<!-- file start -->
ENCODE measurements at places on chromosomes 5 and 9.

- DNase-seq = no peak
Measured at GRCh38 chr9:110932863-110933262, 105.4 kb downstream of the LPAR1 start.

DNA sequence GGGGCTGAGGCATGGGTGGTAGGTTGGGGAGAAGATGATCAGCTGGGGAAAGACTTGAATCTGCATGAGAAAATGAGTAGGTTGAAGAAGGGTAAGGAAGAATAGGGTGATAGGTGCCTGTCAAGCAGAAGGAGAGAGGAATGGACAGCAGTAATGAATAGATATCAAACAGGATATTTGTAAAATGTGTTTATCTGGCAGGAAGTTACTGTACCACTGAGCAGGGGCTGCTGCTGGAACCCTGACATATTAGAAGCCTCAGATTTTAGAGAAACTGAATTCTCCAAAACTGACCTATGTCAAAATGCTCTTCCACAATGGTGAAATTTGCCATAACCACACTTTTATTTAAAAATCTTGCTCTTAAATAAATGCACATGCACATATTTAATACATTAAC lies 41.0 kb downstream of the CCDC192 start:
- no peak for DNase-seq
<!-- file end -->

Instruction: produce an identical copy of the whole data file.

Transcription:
ENCODE measurements at places on chromosomes 5 and 9.

- DNase-seq = no peak
Measured at GRCh38 chr9:110932863-110933262, 105.4 kb downstream of the LPAR1 start.

DNA sequence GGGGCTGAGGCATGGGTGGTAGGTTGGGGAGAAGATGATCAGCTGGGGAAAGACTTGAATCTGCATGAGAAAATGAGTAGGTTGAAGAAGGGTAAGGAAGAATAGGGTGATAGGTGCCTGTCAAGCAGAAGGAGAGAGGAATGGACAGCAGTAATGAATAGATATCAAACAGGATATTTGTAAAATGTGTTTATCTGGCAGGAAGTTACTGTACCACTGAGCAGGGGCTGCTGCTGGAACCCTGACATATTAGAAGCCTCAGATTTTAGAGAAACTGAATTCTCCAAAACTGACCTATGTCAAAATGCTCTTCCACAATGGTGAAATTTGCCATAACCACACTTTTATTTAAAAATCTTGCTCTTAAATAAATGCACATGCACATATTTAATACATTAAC lies 41.0 kb downstream of the CCDC192 start:
- no peak for DNase-seq